The fact is that the entire Universe is in constant flux; time itself is nothing. It doesn’t exist other than as a concept whereby we quantify motion. One thing moves relative to another and – voila – time exists. But you’ll ever recreate those unique conditions; Q1 2018 is never the same as Q1 2019. The Facebook Ads’ “lookalike list” is a great concept, but it’s only that: a concept. It is not alike.

So if you can’t sell services based on precisely quantifiable results, if you can’t prove their worth in advance, where do you turn for leverage in the sales conversation? Positioning is probably the most important strategic factor. But deep confidence is fundamental.

A formula for success in selling services

Another sales coach (and marketing expert and author), Blair Enns, has written extensively on the impact of self-belief in the sales process in particular.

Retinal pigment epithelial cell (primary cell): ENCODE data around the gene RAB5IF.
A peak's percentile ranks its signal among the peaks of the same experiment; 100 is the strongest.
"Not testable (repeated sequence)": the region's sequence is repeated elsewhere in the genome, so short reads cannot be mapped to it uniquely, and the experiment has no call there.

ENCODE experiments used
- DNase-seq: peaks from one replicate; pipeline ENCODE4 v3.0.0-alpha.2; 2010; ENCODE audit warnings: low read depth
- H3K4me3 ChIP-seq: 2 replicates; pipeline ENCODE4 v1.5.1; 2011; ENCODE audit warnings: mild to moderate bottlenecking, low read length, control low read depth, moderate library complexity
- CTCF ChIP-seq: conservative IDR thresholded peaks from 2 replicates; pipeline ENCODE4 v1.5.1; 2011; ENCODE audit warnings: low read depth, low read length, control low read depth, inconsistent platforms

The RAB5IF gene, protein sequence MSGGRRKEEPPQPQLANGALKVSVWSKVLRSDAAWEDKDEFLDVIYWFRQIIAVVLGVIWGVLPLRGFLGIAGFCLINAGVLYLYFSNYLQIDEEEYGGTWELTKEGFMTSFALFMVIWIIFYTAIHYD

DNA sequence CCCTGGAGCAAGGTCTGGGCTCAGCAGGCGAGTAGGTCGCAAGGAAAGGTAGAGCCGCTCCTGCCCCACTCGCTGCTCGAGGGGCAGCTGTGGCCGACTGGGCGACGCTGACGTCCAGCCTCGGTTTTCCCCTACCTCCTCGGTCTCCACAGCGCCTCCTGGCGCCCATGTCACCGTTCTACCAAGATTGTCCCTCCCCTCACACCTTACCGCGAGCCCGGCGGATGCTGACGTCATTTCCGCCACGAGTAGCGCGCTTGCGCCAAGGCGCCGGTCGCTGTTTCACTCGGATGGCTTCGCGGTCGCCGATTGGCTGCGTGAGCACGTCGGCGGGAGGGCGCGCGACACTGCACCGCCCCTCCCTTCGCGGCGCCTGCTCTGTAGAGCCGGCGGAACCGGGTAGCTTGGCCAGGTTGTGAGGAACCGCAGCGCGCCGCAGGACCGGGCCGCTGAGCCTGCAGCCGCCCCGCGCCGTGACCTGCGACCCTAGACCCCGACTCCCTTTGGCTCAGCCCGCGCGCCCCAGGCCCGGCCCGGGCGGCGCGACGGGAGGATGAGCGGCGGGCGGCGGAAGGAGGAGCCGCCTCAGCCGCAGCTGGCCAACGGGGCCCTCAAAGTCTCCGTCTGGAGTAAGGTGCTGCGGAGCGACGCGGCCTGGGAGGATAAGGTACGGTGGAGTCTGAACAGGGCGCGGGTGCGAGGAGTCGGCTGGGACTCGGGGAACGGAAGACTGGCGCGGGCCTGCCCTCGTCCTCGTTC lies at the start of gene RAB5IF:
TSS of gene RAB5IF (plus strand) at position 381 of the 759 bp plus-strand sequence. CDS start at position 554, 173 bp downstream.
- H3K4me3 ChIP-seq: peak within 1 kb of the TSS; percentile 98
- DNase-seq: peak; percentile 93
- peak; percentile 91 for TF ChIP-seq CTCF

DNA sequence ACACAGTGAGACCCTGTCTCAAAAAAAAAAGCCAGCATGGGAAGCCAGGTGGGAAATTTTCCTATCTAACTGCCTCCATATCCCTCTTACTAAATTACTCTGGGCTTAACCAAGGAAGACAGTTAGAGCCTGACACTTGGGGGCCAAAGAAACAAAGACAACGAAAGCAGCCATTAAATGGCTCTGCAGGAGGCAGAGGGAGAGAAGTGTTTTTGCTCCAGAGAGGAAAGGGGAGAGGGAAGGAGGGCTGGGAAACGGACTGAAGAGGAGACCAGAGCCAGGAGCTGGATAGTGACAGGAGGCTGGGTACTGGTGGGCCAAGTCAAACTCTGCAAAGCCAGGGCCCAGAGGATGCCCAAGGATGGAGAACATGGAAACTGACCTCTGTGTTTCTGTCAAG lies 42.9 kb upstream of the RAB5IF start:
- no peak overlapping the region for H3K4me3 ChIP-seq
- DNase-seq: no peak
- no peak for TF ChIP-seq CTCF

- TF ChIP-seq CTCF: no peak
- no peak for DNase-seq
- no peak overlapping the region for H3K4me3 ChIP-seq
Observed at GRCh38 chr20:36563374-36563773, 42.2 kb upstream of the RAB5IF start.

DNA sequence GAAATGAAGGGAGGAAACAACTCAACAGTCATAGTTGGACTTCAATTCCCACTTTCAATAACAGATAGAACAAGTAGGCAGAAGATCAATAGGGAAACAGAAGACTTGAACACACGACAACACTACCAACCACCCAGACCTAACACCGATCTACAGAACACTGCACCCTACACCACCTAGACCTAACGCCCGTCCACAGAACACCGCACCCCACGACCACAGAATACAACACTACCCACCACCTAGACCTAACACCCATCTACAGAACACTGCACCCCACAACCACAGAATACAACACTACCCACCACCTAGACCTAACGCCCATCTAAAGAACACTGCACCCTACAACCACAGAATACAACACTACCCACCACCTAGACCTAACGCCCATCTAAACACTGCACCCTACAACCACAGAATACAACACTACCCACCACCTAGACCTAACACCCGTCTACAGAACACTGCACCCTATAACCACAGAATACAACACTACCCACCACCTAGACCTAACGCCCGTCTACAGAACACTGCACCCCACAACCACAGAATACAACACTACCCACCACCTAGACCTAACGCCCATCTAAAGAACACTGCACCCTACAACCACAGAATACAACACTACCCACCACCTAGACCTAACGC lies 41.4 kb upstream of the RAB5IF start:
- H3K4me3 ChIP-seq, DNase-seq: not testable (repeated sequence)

The traditional formula for any kind of work, he will tell you first, for broad context, goes something like this:

P = M x A

Performance is equal to motivation times ability

That formula applies to almost any endeavor. You can even apply it to other species, too. The performance of a dog in finding a buried treat is roughly equal to his motivation (hunger) multiplied by his abilities (smelling and digging).

Motivation is pretty self-explanatory but it’s interesting to imagine what that might look like. Drayton Bird writes about doing his best work in his early 40s after he had lost everything at a prior business and staked all of his remaining money in a “startup” advertising agency. He had no plan B. Meanwhile, he had a family to support, a reputation to protect, and only one client… He describes his prevailing emotional state during all this as desperation. Later his agency was acquired by Olgivy & Mather and he became well known for this craft.

The more desperate you are, the better you are likely to do.
– Drayton Bird